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How to Create a Sensory Garden




Sensory Gardens - what are they exactly?


Well in a nutshell, they are gardens that provide sensory satisfaction to the one or more of the five Senses of the person enjoying the garden!


Sight

Smell

Touch

Sound

Taste


Igniting these different senses can have a positive effect on the emotional and mental wellbeing of a person, which is why Sensory Gardens are so popular in community locations such as Child Care Centres, Retirement Facilities, Council Parklands, Community Gardens, Schools & Hospitals.


So how you can make one in your own outdoor space to enjoy?


To do this you first need to ask yourself:


"What do I want my garden to achieve?"


Is the priority bright colours? Do you want lots of fragrances? Is it taste you want (e.g. herbs in a cottage garden setting)?

1: SIGHT

This may be the easiest one to start off with, as all plants technically add to the visual effect of a garden! One of the best ways to add impact with sight is to add bright colours... it's hard to choose which one to add, as many cover more than one sense. Lavender, Gardenia & Roses have stunningly bright flowers that smell nice too. Or what about Gazania, African Daisy or Chrysanthemum? Try adding some year-round colourful foliage with Cordylines, Crotons & Bromeliads. Another element to add is different shapes and sizes. Introduce some large leaf plants like Philodendrons, Heliconias or large, tall fronds from a Palm tree to contrast to smaller leaf plants.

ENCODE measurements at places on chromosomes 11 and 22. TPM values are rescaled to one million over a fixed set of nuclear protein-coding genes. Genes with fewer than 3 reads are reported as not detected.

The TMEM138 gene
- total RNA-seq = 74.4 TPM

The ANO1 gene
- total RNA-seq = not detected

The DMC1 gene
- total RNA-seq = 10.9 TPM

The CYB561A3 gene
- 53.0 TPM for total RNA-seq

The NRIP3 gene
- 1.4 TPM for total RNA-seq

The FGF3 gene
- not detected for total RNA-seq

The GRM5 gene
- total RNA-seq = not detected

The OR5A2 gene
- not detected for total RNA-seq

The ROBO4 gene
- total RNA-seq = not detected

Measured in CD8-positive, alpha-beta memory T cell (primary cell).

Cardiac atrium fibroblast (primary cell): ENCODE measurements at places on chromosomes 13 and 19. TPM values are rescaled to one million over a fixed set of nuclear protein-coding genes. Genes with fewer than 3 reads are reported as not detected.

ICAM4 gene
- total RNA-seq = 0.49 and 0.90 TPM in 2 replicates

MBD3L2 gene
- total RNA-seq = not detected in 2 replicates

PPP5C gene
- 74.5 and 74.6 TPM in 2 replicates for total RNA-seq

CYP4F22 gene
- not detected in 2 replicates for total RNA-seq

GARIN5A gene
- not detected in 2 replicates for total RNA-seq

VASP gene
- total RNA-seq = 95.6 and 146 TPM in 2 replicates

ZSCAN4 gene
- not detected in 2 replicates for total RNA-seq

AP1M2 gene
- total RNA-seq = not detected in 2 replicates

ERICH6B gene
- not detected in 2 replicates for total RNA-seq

2: SMELL

There are so any plants to satisfy this sense. Gardenia, Lavender, Rosemary, Jasmine, Roses, Geranium, and Citrus are just a few well-loved varieties to choose from. Adding these near an entry or walkway is a fantastic way to ensure you will enjoy the scents often, especially if it can drift into an open window into your home.


3: TOUCH

So, this is an interesting one... Choosing plants we can touch without hurting the plant or ourselves can be a tricky thing. Soft fury plants like Lambs Ears, The W.A. Woolly Bush, Bottlebrush, Curry Bush and Lavender come to mind. Or chunky flowers such as Banksia, or the seed pod of the Poinciana or Leopard Tree. It may even be a ground cover that we can put our bare feet on, like the no-mow grass Zoysia or Pennyroyal. Or even mint! That way you can get a beautiful smell as well as the texture.


4: SOUND

This can be one of the most fun to add in, the rustling of the plants in the breeze, like Fountain Grass or Palm trees. And anyone who has visited our bamboo forests will have marvelled at the gentle creaking and groaning the bamboo culms make as they sway. Also, how about a natural bamboo wind chime hanging from the tree? Or a water feature to add a gentle trickle of water?


5: TASTE

This sense is a very specific sense for a separate garden chosen carefully. Think of all the lovely herbs and cottage garden plants that are edible like Nasturtium, Viola and Pansy, as well as a lot of veggies of course. Adding some fruit trees can be a fantastic way to incorporate colour, touch and taste into the garden!

With a sensory garden, other elements can be used to compliment the plants such as coloured bark or decorative pebbles, bird baths or other ornaments. Wind chimes especially can add a real magical quality to the environment!


We have everything you need for a Sensory Garden available at our Retail Garden Centre on the Gold Coast so feel free to drop in 7 days a week 9am-5pm and our friendly staff would be more than happy to assist!